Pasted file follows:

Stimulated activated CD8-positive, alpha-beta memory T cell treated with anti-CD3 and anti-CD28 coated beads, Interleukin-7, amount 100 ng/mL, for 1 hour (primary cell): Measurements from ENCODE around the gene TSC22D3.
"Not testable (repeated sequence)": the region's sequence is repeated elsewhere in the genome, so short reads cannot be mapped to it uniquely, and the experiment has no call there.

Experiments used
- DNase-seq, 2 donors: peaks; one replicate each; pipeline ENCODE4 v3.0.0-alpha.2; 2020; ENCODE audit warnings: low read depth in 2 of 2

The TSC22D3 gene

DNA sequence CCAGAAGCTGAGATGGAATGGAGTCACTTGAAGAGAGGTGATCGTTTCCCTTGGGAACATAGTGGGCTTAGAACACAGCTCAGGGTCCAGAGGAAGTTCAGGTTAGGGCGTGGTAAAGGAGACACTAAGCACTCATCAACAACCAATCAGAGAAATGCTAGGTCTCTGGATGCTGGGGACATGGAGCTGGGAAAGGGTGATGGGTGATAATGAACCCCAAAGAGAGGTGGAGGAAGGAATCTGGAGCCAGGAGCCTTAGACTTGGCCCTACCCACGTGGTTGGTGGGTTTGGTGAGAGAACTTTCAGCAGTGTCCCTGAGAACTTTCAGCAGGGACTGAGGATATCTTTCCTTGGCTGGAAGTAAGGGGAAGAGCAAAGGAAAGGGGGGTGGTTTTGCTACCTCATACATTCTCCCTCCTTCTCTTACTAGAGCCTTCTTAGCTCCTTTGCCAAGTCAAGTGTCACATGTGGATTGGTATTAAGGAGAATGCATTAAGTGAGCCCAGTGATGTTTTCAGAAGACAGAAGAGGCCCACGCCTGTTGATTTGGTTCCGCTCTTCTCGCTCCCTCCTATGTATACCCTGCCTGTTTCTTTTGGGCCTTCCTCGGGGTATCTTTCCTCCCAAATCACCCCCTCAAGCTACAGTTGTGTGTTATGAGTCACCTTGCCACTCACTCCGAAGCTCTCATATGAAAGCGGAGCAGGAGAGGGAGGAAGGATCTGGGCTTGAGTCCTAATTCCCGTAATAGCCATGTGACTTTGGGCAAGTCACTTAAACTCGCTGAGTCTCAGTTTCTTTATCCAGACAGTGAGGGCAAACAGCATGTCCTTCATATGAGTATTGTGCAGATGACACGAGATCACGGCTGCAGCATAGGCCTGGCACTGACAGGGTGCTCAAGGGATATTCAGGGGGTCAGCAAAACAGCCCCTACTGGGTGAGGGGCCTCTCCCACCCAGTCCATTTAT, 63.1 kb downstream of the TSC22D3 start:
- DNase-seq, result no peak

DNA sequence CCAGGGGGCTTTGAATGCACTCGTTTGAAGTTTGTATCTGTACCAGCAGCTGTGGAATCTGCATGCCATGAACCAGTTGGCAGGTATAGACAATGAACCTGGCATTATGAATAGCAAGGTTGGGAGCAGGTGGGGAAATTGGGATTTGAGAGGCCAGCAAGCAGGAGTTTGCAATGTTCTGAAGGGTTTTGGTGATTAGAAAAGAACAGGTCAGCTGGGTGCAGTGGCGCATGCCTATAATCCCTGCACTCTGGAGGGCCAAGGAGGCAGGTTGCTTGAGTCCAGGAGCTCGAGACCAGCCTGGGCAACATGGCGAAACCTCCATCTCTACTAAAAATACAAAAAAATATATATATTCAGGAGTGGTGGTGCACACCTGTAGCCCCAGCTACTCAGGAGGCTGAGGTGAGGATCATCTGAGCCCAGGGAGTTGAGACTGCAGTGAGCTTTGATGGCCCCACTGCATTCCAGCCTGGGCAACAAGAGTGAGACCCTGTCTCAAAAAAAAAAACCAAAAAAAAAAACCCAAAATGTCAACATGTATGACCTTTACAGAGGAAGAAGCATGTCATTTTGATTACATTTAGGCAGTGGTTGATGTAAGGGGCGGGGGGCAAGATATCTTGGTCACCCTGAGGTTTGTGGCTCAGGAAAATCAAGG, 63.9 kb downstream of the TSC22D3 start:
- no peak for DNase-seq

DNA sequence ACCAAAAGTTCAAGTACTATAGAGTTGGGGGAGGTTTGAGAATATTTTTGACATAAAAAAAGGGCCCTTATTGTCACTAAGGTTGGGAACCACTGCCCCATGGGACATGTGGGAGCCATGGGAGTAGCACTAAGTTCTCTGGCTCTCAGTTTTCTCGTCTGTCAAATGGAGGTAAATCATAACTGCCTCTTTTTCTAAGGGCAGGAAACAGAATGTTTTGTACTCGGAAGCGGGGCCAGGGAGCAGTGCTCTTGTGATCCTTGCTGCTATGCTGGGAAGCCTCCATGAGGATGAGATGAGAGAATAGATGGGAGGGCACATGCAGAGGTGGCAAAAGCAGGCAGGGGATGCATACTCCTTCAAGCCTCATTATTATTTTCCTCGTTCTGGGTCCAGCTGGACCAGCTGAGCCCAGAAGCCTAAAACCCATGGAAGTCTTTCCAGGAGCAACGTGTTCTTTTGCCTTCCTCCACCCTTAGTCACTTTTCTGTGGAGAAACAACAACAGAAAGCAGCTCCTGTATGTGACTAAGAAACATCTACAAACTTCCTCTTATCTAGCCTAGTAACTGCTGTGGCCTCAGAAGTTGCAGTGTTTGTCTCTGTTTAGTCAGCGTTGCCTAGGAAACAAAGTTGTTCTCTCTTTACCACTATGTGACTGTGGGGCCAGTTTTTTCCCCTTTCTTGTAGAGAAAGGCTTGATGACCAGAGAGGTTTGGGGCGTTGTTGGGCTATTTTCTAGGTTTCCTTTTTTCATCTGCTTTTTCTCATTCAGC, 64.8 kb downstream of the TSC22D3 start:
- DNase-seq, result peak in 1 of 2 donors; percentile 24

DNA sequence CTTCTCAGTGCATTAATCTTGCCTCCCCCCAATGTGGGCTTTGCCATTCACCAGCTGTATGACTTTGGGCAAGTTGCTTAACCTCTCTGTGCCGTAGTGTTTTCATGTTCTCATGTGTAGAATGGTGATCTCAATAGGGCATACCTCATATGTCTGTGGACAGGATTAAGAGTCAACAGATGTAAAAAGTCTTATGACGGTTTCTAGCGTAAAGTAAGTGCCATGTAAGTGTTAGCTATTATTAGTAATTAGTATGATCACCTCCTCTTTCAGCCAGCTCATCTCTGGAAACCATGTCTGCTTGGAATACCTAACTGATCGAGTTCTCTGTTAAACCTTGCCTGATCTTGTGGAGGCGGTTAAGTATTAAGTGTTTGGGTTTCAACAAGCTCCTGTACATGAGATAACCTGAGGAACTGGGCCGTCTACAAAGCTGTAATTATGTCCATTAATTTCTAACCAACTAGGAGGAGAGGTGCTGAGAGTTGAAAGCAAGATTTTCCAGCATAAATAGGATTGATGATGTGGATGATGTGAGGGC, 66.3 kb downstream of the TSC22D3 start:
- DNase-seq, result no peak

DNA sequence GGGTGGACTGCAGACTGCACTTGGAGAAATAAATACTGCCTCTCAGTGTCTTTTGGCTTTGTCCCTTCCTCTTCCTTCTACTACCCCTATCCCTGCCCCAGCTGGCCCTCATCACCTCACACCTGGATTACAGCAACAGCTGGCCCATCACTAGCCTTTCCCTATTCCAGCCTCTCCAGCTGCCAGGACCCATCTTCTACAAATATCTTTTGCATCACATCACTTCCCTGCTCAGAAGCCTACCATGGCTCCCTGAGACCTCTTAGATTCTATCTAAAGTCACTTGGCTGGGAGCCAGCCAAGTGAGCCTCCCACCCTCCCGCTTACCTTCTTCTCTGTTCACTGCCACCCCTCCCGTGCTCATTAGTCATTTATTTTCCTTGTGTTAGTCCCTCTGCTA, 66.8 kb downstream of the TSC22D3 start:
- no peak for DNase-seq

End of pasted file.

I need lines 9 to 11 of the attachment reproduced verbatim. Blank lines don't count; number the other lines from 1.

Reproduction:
- no peak for DNase-seq

DNA sequence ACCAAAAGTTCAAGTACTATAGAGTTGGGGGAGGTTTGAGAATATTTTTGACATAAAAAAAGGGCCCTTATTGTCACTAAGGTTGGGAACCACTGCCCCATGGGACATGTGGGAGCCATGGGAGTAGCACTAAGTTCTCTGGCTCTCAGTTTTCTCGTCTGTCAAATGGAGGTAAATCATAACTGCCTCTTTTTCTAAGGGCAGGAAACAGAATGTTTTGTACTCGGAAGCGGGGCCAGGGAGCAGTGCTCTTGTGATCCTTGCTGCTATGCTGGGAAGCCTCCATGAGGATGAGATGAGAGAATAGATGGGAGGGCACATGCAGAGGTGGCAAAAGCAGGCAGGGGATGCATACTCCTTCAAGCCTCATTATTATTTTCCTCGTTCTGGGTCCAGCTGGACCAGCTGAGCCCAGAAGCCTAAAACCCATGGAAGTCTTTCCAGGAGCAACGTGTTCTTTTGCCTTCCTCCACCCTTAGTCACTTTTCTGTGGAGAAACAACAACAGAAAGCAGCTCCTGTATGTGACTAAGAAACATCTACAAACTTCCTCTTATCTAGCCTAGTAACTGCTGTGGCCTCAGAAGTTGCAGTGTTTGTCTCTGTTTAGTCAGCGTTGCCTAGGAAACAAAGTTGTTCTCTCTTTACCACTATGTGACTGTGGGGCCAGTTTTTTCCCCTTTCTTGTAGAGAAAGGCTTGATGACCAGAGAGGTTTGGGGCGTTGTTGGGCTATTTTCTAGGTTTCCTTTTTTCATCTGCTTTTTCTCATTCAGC, 64.8 kb downstream of the TSC22D3 start:
- DNase-seq, result peak in 1 of 2 donors; percentile 24